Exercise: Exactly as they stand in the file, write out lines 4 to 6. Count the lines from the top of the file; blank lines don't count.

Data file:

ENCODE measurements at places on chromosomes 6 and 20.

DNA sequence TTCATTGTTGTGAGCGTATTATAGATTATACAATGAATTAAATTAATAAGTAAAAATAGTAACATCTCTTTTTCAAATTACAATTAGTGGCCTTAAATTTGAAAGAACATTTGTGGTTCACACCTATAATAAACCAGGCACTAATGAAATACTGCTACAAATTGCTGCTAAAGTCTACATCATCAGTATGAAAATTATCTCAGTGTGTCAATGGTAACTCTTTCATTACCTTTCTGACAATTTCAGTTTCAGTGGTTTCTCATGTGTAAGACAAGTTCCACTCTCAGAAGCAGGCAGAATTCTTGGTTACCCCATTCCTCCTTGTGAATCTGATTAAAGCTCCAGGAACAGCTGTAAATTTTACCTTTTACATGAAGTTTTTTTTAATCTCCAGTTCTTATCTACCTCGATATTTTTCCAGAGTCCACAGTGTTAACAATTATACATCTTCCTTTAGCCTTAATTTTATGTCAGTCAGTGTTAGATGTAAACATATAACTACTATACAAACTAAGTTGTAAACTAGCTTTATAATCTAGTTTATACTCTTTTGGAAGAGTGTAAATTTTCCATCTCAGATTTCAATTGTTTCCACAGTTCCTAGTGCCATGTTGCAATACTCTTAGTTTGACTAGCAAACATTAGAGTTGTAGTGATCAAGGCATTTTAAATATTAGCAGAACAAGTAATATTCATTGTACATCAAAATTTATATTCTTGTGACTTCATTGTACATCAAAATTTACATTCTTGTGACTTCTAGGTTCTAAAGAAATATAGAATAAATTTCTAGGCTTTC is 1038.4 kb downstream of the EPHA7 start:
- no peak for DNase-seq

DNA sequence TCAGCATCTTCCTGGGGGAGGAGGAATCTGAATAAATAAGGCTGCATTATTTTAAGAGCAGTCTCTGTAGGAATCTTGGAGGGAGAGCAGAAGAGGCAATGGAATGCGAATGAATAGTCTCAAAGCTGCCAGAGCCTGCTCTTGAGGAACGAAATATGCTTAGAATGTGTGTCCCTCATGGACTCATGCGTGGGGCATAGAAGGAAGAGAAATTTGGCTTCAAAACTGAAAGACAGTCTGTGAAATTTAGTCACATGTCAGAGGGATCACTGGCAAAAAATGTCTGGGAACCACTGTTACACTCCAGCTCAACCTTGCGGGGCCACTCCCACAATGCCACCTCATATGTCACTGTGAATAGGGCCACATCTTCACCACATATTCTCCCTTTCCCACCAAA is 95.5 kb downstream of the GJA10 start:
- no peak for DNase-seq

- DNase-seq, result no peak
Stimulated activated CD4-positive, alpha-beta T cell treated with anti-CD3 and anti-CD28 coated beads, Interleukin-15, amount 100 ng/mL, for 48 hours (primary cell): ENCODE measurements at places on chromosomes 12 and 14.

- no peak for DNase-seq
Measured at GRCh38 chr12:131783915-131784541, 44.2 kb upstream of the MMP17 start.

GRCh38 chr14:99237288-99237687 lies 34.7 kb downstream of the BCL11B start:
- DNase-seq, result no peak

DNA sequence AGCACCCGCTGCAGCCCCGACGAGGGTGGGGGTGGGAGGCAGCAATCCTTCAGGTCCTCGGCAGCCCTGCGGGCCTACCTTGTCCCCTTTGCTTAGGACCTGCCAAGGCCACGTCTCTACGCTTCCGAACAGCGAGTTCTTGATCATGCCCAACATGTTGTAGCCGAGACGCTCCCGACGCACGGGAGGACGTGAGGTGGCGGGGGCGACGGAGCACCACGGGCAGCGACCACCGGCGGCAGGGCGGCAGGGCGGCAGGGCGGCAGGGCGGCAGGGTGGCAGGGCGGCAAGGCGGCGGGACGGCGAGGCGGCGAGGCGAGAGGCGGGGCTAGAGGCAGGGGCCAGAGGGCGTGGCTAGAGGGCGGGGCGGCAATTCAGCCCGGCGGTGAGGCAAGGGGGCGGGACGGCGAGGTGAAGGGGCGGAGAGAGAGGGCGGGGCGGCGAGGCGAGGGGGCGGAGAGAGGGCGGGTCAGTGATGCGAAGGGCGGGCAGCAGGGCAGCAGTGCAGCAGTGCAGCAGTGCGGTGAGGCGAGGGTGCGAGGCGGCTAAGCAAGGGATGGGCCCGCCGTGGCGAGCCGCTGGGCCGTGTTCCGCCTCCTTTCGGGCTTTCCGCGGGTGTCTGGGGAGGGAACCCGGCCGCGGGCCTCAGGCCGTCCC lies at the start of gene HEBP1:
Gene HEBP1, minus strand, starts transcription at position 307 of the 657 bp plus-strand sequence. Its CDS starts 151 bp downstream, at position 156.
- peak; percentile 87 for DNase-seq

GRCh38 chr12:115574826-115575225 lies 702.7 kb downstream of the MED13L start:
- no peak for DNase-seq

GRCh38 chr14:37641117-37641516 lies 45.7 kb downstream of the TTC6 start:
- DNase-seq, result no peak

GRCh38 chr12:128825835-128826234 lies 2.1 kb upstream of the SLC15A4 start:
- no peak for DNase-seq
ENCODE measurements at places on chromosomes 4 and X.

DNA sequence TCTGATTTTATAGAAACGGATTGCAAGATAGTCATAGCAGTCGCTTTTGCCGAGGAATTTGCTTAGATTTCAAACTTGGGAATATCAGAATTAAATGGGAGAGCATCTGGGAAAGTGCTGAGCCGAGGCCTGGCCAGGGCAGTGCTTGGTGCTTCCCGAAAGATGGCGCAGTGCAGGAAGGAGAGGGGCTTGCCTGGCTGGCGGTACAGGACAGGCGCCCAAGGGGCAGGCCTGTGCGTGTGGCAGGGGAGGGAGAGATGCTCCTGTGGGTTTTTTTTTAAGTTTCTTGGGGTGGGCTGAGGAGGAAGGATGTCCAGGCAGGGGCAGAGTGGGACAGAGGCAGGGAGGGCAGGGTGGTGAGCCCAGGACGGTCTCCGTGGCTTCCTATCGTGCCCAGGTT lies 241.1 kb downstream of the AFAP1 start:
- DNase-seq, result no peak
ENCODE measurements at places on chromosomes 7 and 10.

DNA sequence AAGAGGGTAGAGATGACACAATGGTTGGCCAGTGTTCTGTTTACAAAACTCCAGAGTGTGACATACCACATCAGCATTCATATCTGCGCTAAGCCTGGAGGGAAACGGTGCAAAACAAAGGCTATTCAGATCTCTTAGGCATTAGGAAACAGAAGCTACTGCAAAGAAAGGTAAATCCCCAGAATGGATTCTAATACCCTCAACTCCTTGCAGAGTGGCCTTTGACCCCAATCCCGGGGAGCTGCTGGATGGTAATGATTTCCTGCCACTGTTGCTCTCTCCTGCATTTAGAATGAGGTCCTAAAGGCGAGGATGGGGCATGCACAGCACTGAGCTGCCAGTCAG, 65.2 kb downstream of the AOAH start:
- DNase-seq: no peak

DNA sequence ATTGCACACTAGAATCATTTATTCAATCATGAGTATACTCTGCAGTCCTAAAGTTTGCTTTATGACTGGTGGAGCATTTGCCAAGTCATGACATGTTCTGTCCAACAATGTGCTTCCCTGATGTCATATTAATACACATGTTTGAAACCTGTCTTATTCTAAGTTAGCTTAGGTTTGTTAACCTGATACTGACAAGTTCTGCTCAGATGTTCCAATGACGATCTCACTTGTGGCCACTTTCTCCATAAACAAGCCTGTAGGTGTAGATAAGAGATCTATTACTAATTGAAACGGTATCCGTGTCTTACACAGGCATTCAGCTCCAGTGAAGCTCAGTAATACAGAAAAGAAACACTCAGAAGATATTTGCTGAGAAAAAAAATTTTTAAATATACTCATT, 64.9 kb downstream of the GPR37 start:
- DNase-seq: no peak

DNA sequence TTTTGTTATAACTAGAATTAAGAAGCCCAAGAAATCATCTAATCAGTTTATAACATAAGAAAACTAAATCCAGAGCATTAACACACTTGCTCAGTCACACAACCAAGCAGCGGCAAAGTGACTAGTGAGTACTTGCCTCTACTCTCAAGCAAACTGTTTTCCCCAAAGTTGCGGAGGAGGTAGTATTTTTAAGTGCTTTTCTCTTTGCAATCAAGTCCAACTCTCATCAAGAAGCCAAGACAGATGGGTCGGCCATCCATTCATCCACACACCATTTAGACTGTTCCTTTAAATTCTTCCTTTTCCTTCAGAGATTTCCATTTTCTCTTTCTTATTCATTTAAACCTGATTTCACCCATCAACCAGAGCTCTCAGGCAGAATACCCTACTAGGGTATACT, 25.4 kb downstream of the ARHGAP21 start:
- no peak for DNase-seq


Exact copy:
DNA sequence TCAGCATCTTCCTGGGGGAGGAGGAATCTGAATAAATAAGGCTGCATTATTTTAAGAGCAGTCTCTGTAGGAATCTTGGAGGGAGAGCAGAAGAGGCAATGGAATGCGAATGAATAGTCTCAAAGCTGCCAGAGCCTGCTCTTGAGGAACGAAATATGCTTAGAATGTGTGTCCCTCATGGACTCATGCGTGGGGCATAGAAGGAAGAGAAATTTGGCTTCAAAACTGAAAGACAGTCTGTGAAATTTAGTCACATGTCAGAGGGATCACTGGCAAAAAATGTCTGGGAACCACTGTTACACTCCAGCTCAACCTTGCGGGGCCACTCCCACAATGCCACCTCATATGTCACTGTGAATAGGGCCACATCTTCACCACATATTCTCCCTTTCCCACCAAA is 95.5 kb downstream of the GJA10 start:
- no peak for DNase-seq

- DNase-seq, result no peak